With their 4th round pick in the 2021 MLB Draft, the Seattle Mariners selected Bryce Miller, an RHP from Texas A&M. Now that the Mariners have signed him to a deal, it’s a good time to find out a bit more about the first college player that they selected in the draft.
Yup, you read that right. In case you hadn’t heard, the Mariners took high schoolers with their first three picks in this year’s draft, which was a big delineation from their process over the last five years. This year, it took until Day Two and the 4th round before their first college player was taken.
Bryce Miller signed for well under slot, a bargain for the Mariners.
The pick value for the 4-113 pick was $512,400, and the Mariners came to terms on a $400,000 signing bonus for the righty. That means they saved over $100K, which they could sweeten the deals of later picks, or entice the top three a bit more. Enough about that though. Let’s learn about Miller.
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Originally a reliever, there was a chance that Miller could’ve been drafted in the short 2020 draft if he entered. He declined, deciding he wanted to give it a go as a starter and make a run at being taken early on in the 2021 draft. It was a risky proposition, as many relievers will lose a couple of MPH on their pitches when they have to stretch out.
With Miller, it was nearly the other way. He stuck around 94, and would occasionally touch 98 MPH. When you pair the heat that he can bring with his spin rate and movement, he received nearly a plus-plus grade on the fastball, settling in at a 65. That’s plenty good for a major league pitch.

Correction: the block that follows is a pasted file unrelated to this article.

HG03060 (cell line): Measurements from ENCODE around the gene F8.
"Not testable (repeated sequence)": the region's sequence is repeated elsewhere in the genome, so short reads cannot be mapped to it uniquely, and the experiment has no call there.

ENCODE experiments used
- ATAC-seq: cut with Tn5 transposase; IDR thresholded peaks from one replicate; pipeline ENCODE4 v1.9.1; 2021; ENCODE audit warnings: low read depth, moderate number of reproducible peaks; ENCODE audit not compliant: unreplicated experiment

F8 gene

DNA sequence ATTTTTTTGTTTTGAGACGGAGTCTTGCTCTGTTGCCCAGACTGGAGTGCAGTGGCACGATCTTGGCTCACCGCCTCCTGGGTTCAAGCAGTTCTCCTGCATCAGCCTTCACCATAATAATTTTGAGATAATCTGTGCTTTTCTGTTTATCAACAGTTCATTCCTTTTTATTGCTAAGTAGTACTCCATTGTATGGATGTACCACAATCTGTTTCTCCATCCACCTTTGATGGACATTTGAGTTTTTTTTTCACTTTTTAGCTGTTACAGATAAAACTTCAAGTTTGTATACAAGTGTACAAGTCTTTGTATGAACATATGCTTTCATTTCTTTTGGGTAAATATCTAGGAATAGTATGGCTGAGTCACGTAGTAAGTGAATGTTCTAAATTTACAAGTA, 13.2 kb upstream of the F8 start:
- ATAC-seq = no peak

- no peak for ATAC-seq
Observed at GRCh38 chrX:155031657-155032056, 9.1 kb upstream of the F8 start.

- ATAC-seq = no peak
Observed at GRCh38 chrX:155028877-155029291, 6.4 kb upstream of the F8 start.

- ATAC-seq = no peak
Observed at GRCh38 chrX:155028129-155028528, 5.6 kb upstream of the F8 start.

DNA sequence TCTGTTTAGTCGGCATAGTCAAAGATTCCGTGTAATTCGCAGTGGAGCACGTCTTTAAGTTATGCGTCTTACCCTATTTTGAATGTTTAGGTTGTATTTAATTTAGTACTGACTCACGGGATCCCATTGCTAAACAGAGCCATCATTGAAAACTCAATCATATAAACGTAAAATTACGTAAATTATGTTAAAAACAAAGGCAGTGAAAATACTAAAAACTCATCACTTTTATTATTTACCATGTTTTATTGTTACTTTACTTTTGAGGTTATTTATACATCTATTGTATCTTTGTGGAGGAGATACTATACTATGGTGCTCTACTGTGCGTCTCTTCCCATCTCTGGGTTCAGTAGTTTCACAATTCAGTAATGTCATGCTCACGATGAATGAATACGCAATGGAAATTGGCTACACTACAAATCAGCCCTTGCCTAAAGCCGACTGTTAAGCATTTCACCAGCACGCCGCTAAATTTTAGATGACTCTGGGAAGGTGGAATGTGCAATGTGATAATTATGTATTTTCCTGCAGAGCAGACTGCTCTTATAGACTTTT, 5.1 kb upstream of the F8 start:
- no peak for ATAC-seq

His slider is likely his next best pitch, which is the choice more and more pitchers seem to be going with. Millers is a mid 80’s hard-breaking slider, that covers a lot of ground. He’s able to keep hitters off balance by mixing in a bigger and slower curve in the 70s, and a change that falls pretty hard.
You can see what it looks like when he puts it all together, as he had a 15 strikeout game in just his third start of the season. When he can keep it in the zone, you can see the ceiling off a #2/3 starter, a worthy selection at #4.
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However, control issues are his bugaboo. He walked 37 in 56.2 innings this year, for an awful rate of 5.9 BB/9. With only one main issue to combat, fans should be feeling pretty good about Miller. The Mariners got a great pitcher with their fourth-round pick and even signed him under slot. Welcome to Seattle, Bryce Miller.